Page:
You are in: home > independent travel training >

Tuesday 2 September 2014

Council & Democracy | Children & Families | Culture & Heritage | Economy & Enterprise | Environment & Planning | Jobs & Careers | Education and Learning | People & Community | Safety & Emergencies | Social Care & Health | Transport & Roads |

Independent Travel Training

What is Independent Travel Training?

If a child currently travels to school or college on assisted transport and would like to travel on their own, then their own Independent Travel Trainer could help.

Working closely with the child's school or college we can help identify and practice the skills they need to be able to travel alone safely.

This could include road safety, telling the time, how to use a bus pass, appropriate social behaviour and strategies for solving problems.

As well as learning how to travel on the bus we can also help those who want to learn to walk to school or college.

Cycle training is not run by the Independent Travel Trainers, however it is available through the bikeability scheme in schools.

To find out more please follow the link below:
www.bikeability.org.uk

Case Studies

Case Study 1

X was 18 years old but had no previous experience of independent travel.

He was referred as a possible candidate for travel training, although his family were doubtful that he would learn the necessary skills for safe travel. The trainer made contact with the family who were reassured by the time taken both to assess his needs and the route he would be taking. The trainer also liaised closely with tutors at college in order to look at any potential areas of difficulty or risk.

X had very weak literacy and numeracy skills, being able to recognise only a few words and only numbers up to 20. He had little experience of dealing with strangers appropriately or of asking for help and could not tell the time with any accuracy. In order to compensate for these weaknesses, strategies were put in place such as setting timers on his mobile phone and taking photographs of landmarks to help him remember the route. The orange "Access Wallet" was also used to hold important information and an emergency contact number which he could show to the bus driver if needed.

X was looking forward to travelling independently and a programme was put in place starting with two weeks of fully accompanied travel door to door. The trainer then worked on a daily basis teaching the journey in stages and after a week he was making the short walk to the bus stop on his own and meeting the trainer on the bus. He could show his bus pass and ring the bell for the correct stop without help.  After a further two weeks he could get off and walk the short distance to college on his own. He had developed a range of new skills including how to cross roads safely and what to do if he needed help.

A further week was spent building his confidence in his abilities, then the trainer gradually withdrew, shadowing him on the journey and only intervening if absolutely necessary. After six weeks X was travelling to college independetly and after a further three weeks was travelling in both directions safely and confidently.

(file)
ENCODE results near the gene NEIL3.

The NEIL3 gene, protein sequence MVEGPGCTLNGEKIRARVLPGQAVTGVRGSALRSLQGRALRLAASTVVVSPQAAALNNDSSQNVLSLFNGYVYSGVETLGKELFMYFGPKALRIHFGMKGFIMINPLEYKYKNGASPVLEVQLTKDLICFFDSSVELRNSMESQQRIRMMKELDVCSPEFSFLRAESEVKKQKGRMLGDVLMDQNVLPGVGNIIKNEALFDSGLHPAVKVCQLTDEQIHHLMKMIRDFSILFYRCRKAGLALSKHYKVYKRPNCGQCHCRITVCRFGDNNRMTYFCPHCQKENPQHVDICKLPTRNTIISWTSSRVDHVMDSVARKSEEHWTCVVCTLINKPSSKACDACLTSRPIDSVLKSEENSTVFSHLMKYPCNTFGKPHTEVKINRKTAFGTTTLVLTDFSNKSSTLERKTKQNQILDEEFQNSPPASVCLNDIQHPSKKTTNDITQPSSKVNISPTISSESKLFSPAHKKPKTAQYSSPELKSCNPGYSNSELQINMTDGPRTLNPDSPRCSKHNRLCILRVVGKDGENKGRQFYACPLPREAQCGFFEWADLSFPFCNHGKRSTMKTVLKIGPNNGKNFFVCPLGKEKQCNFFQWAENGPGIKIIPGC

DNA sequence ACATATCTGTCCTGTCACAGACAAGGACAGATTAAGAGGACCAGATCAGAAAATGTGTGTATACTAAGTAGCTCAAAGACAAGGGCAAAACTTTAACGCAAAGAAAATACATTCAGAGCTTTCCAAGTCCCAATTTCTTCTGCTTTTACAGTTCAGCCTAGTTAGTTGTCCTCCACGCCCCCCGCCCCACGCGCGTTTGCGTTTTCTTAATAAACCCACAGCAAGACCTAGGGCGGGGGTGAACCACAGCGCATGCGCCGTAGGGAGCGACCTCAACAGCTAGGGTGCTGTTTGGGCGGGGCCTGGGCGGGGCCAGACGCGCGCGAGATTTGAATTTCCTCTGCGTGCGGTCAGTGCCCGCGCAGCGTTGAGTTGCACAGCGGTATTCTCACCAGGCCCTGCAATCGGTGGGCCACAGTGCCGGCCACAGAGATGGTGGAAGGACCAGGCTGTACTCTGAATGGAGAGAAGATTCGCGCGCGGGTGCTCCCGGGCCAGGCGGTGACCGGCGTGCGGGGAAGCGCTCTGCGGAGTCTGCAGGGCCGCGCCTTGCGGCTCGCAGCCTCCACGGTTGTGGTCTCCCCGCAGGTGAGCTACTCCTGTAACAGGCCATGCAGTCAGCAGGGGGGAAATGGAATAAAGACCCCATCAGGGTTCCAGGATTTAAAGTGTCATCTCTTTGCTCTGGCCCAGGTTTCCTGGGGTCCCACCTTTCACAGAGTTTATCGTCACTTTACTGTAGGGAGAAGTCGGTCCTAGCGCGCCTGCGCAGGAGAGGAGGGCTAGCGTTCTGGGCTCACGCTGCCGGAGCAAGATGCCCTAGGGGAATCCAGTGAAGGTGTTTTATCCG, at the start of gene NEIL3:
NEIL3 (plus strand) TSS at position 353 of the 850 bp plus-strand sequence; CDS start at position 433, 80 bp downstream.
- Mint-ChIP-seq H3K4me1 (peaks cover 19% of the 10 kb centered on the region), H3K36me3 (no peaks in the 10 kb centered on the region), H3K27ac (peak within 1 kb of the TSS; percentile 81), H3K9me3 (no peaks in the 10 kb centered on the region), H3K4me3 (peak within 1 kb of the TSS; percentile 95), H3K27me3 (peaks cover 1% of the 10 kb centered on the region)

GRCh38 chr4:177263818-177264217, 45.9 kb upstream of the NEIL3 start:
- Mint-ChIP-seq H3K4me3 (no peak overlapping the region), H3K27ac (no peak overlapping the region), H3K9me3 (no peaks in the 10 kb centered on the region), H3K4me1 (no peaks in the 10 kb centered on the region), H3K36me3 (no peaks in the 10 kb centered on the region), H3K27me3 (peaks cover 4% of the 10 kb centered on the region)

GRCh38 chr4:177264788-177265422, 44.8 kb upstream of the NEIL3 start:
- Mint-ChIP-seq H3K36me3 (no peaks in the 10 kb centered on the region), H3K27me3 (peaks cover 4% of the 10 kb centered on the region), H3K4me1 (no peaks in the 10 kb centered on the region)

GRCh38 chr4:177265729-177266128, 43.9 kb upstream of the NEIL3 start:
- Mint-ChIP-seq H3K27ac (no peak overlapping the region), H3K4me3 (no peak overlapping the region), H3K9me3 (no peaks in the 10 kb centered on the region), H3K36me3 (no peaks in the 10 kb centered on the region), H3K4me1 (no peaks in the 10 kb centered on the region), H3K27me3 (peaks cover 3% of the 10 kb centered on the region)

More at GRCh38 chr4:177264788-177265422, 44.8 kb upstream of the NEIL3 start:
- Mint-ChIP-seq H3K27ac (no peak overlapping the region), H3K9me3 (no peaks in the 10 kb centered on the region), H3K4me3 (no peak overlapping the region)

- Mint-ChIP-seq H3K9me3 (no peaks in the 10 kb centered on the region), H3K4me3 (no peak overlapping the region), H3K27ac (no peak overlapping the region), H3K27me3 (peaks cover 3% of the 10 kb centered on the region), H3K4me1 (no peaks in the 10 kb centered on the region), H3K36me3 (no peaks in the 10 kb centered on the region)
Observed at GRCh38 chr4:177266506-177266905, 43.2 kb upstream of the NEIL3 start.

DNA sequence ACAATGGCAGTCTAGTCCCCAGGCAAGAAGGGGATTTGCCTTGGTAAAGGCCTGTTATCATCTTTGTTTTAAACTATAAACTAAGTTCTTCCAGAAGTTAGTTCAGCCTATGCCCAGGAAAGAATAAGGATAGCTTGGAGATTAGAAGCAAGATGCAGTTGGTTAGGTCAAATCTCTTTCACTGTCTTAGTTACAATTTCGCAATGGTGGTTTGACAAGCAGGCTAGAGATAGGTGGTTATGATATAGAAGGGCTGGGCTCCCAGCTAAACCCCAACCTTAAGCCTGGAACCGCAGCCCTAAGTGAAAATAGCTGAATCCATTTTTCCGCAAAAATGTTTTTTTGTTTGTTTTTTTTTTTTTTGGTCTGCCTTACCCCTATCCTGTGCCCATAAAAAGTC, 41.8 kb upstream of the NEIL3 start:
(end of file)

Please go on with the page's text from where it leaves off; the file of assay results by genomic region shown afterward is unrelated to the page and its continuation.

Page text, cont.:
As a result of learning these new skills X showed an interest in other routes and now finds his way independently to a local club for young people with special needs.

Case Study 2

Y (15 years old) attended a special referral unit for pupils with emotional and behavioural difficulties. He had been travelling there in a taxi with three other pupils and his behaviour in the taxi had been very poor, leading to a member of staff asking if bus travel could be a solution.

The trainer met with staff and the student at the unit. They were able to identify the main travel issues, such as frustration with the taxi ride, a need for greater independence and choice, and a need to have more personal responsibility during the journey. It was quickly established that he had many of the skills necessary for safe travel but lacked the confidence to use them. He had been travelling by taxi for a considerable time and had become used to this. The trainer went through the bus route with him, offering to accompany him on the journey or to shadow him if he chose a more discreet form of support. Time was taken to explain and demonstrate appropriate social behaviour, how to deal with difficulties or frustrations and what to do if there was a problem.

Attendance and behaviour were carefully monitored during the trial period and the trainer remained closely involved at all times. Attendance was satisfactory and staff reported that behaviour was improved, with Y seeming calmer on arrival and during the school day. Y continued to travel succesfully on public transport for the rest of the year.

Case Study 3

Z has a visual impairment and was transferring from primary to mainstream secondary education with support. He was keen to use the bus so that he could travel independently with his peers.

The initial assessment was made with his mobility officer, who offered invaluable advice and expertise to the trainer. The trainer was able to offer a choice of routes which were discussed with the family so that the best solution could be found. A programme was then agreed of supported journeys during off-peak periods which enabled him to become familiar with the route in his own time. Issues included poor vision in bright sunlight or in poor weather conditions. The trainer continued to work with his mobility officer to build his confidence and deal with any potential problems.

After several journeys the trainer was able to gradually withdraw so that Z was doing the trip on his own, managing a change of bus and arriving safely at school.

 

Back to top 2-9-2014